Matthew 28:19 Commentary - Whedon's Commentary on the Old and New Testaments
19. Go ye therefore Therefore, that is, because all power is given unto me. Being, as I am now, the fountain of all authority; crowned, as I now am, with a rightful dominion, go forth and win it to a willing subjection by grace. All nations Both organically and individually. Teach Literally, Disciple them. And he shows how: First, by baptizing them into the faith, and then teaching. Of course, if they are at responsible age, they must become willing subjects of a true conversion. And a true baptism cannot take place unless the subject be a justified person, either by faith, or, as an infant, without faith. As infants are a large part of all nations, they are to be discipled by baptism, and subsequent teaching as soon as susceptible of it.
Upon this we may remark, 1. That our Lord here adds baptism to the Lord’s Supper as permanent institutes of the Christian Church. He is commissioning his apostles to preach among all nations. He is confirming them in their duty to that effect by a promise that shows that he is commissioning to the end of the world. To the end of the world their commission includes baptism. 2. Baptism, being the first part of the process of disciplining, is the proper initiating rite into the Christian Church. It is to circumcision what the Lord’s Supper is to the passover the substitution of a milder rite to answer the same purpose. 3. As baptism and the Lord’s Supper are obligatory institutions in the Christian Church, binding upon every individual Christian, so it is the obligation of every Christian to be a member of the visible Church of God. There are those who imagine that they can be good Christians just as well without the Church as in. Such persons are probably self-deceived. They imagine to themselves a religion which does not intend to obey the plain commands of Christ. So far as they are concerned, the ordinances of Christ would perish. The death of Christ would never be commemorated. A piety of so loose a kind is never-likely to save the soul.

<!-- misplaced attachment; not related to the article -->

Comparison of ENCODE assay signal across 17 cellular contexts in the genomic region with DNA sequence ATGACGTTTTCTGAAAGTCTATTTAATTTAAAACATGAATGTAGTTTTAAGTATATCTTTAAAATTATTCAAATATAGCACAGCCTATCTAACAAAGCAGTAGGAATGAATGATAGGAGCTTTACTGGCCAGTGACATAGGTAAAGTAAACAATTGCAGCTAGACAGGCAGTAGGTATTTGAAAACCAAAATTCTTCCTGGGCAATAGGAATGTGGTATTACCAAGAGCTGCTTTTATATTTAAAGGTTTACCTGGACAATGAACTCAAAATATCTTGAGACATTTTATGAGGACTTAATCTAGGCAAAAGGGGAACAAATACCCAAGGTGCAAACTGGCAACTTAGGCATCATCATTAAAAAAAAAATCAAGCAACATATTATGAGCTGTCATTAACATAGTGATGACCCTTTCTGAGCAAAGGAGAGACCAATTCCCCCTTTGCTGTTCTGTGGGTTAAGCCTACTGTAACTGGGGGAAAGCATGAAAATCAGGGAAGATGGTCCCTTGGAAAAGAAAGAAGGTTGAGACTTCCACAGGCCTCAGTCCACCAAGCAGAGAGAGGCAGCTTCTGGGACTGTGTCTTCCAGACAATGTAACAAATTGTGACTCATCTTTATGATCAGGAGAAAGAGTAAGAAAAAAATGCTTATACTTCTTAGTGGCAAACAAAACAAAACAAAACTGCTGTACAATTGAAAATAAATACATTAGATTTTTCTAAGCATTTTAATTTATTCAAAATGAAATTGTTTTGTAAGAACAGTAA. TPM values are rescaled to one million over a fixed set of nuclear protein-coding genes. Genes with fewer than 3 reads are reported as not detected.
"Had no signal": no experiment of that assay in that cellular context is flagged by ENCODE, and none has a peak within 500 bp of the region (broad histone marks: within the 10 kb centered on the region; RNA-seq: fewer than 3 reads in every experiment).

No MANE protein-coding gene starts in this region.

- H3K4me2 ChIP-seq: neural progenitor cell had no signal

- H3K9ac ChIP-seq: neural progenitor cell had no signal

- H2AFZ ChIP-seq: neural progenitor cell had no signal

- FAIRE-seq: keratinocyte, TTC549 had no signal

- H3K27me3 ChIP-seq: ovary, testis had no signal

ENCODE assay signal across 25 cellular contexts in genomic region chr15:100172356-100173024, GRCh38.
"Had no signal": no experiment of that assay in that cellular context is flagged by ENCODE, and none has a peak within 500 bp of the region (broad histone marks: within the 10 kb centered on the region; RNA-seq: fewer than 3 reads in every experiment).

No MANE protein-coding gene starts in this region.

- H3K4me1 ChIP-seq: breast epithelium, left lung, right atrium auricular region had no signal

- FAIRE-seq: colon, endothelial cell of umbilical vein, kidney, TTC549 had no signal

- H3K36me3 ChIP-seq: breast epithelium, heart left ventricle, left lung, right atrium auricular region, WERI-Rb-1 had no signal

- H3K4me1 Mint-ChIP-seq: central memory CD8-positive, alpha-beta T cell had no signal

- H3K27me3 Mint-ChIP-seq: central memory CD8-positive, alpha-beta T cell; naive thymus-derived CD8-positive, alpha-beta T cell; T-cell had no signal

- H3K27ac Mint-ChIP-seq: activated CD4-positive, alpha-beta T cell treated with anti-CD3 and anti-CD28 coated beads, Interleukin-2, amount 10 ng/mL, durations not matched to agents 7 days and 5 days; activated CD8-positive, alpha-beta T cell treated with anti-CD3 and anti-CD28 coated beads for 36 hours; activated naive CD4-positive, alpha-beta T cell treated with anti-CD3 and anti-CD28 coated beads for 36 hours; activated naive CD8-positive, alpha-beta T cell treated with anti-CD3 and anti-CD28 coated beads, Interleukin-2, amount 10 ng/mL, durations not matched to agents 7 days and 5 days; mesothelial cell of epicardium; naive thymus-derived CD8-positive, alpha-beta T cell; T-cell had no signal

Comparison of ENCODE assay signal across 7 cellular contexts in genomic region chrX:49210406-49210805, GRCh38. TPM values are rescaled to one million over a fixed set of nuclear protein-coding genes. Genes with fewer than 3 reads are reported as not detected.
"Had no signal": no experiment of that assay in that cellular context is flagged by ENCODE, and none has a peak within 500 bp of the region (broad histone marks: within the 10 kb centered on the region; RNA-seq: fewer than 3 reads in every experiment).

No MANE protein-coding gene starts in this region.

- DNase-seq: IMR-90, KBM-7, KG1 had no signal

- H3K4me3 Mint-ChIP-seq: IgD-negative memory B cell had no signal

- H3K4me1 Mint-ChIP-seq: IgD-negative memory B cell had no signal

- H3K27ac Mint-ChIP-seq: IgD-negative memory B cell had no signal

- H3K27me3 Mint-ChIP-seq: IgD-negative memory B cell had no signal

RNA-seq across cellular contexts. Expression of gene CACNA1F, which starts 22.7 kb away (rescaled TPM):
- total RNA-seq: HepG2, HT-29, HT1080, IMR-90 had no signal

In regard to the inclusion of all nations, we may remark that it includes the idea that all nations, and every creature, as another evangelist expresses it, shall be discipled, baptized, and taught. As Christ is a universal Saviour, so his Gospel is framed to be a universal Gospel, and his religion a universal religion. It knows no distinction of race, clime, or colour. It belongs to man, and holds that humanity is a unit; and claiming to be a blessing for all, and to possess a right over all, it designs to spread that blessing and assert that right.
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Whedon's Commentary on the Old and New Testaments
Daniel D. Whedon (1808-1885) was a prominent university professor, theologian, and author. He served as Professor of Ancient Languages at Wesleyan University in Connecticut; as Professor of Rhetoric at the University of Michigan; and as editor of the Methodist Quarterly Review from 1856 to1884. He authored numerous books including Commentary on the New Testament (New York: Carlton & Porter, 1860); Commentary on the Old Testament (New York: Nelson & Phillips, 1873); What is Arminianism? (Toronto: W. Briggs, 1879); and Essays, Reviews, and Discourses (New York: Phillips & Hunt, 1887).